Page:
According to a report by the International Drug Policy Consortium (IDPC), the United Nations’ drug strategy of the past decade has been a failure. According to CNN, the IDPC has called for a rethinking of the global policy on drugs.
The report says that UN efforts to eliminate illegal drugs through a “war on drugs” has not had much effect on global supply, but it has had negative effects on health, human rights, security and development.
Drug related deaths have increased by 145% over the last ten years. In 2017 alone, there were over 71,000 overdose deaths in the U.S.
The IDPC is asking that the UN General Assembly Special Session on Drugs consider a different approach to their narcotics strategy for the next ten years.
"This report is another nail in the coffin for the war on drugs," said Ann Fordham, the Executive Director of IDPC. "The fact that governments and the UN do not see fit to properly evaluate the disastrous impact of the last ten years of drug policy is depressingly unsurprising. Governments will meet next March at the UN and will likely rubber-stamp more of the same for the next decade in drug policy. This would be a gross dereliction of duty and a recipe for more blood spilled in the name of drug control."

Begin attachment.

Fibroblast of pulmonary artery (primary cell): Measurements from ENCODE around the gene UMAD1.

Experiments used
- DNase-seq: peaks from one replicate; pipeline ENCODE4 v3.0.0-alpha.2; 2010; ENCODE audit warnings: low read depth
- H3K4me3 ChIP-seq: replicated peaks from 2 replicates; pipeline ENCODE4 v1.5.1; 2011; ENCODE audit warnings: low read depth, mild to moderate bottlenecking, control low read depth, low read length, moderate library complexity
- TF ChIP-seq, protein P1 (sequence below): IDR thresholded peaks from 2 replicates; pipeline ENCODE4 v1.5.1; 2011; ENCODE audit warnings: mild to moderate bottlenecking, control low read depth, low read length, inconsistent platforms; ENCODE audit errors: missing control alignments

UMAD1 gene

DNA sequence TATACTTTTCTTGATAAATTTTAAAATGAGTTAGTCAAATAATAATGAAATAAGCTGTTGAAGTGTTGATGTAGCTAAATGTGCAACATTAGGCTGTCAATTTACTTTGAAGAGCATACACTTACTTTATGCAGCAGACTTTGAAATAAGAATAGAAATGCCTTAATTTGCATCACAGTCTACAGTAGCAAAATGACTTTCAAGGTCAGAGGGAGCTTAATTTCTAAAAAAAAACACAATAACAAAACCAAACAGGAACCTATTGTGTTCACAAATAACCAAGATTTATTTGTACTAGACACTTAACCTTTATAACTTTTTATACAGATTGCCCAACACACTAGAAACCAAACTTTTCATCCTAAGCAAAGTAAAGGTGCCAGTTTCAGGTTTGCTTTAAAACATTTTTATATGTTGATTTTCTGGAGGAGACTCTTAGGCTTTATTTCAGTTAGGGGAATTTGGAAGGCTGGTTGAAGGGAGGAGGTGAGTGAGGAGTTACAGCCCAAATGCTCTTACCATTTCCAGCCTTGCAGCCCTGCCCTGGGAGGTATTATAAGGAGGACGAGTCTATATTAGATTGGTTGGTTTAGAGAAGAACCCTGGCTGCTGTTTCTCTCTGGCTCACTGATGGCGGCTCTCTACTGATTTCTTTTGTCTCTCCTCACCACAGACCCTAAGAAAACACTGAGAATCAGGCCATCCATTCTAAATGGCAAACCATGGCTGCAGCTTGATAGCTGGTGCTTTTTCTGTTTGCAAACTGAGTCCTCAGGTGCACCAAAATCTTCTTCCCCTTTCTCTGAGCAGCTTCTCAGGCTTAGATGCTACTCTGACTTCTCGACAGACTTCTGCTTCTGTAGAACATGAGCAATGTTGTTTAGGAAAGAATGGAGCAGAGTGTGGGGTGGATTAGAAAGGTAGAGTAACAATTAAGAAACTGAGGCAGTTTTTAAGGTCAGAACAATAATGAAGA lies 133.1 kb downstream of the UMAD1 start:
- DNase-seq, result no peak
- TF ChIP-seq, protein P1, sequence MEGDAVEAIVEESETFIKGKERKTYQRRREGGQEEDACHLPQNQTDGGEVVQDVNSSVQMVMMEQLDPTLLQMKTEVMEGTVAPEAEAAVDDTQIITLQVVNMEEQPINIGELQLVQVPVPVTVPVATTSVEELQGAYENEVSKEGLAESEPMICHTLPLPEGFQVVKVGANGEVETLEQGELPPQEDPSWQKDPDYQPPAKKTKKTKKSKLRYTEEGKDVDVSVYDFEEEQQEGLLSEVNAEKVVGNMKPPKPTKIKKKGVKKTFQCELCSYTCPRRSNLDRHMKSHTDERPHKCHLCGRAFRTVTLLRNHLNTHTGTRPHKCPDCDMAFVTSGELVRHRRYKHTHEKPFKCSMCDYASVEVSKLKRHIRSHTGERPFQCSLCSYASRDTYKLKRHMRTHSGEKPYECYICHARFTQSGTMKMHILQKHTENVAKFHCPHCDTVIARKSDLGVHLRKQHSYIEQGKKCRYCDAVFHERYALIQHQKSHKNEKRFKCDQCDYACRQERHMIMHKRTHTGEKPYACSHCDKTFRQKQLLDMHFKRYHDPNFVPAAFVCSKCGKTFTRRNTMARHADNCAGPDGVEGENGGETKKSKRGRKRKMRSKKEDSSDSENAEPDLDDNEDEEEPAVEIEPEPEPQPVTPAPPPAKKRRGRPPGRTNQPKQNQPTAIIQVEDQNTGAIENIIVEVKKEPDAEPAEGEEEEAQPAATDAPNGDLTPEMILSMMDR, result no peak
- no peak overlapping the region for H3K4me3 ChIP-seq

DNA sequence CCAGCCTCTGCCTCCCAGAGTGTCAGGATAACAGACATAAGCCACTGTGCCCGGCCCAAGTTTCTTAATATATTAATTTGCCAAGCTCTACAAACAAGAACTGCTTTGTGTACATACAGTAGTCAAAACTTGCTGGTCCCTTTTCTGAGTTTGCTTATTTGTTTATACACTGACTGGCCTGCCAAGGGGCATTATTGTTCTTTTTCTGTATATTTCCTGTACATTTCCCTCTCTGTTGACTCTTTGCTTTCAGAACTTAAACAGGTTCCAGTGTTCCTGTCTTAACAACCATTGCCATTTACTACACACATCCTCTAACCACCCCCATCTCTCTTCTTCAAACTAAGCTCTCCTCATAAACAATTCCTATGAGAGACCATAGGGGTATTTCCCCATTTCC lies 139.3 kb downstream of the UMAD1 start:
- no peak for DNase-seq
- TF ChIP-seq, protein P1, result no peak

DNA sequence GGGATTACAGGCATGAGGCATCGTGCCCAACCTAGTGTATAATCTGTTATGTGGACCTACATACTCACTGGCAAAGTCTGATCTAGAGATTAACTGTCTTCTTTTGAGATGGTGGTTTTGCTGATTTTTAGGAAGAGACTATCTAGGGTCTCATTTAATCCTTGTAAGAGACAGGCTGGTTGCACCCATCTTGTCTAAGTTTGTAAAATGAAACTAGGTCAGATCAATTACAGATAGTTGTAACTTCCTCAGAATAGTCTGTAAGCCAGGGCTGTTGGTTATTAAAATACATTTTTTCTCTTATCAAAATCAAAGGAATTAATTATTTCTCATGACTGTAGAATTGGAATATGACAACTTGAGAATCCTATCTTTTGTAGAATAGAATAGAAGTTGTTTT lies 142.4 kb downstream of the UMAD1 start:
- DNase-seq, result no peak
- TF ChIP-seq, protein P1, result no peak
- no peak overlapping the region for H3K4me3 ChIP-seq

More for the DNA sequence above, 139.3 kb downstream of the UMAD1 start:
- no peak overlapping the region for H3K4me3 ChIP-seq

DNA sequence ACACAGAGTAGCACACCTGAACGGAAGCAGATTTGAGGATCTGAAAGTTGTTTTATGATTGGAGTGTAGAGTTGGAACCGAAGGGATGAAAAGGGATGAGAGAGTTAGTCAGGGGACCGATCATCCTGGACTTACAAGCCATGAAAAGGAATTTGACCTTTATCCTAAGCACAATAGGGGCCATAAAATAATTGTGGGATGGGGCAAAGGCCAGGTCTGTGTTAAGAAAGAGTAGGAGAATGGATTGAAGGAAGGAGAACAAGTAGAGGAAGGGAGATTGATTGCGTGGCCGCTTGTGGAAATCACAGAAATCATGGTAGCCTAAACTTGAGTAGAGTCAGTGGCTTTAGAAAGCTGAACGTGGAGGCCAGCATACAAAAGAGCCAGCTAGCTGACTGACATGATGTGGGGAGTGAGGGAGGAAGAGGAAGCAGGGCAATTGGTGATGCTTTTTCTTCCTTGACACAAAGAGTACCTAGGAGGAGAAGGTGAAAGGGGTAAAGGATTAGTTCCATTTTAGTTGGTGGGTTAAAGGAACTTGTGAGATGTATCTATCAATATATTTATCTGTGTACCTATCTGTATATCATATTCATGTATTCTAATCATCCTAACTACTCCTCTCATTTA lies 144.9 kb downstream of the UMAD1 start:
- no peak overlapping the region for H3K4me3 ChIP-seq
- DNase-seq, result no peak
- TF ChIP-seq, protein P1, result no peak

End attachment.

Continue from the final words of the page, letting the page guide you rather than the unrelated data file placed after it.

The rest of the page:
Farhan Haq, deputy spokesman for the UN Secretary-General, responded to CNN's Richard Richard.
"Obviously, there have been significant successes and failures in dealing with the problem of drug trafficking, and we've made that clear over the many remarks we've made about the drug problem each year," he said. The UN Office on Drugs and Crime is the foremost agency in the United Nations that deals with this issue. They continue to deal with the problem. It's clear from UNODC's work that they don't see the efforts as a failure so much as they see it as something, a task which is incomplete. And ultimately, what they are trying to do and what we will continue to press nations to do is have all countries work together to deal with this problem."
The "policy of criminalizing drug use has also resulted in mass incarceration," according to the report. 1 in 5 prisoners are currently serving time for drug related charges.
In response, Canada recently became the first country in the G7 group to legalize recreational marijuana.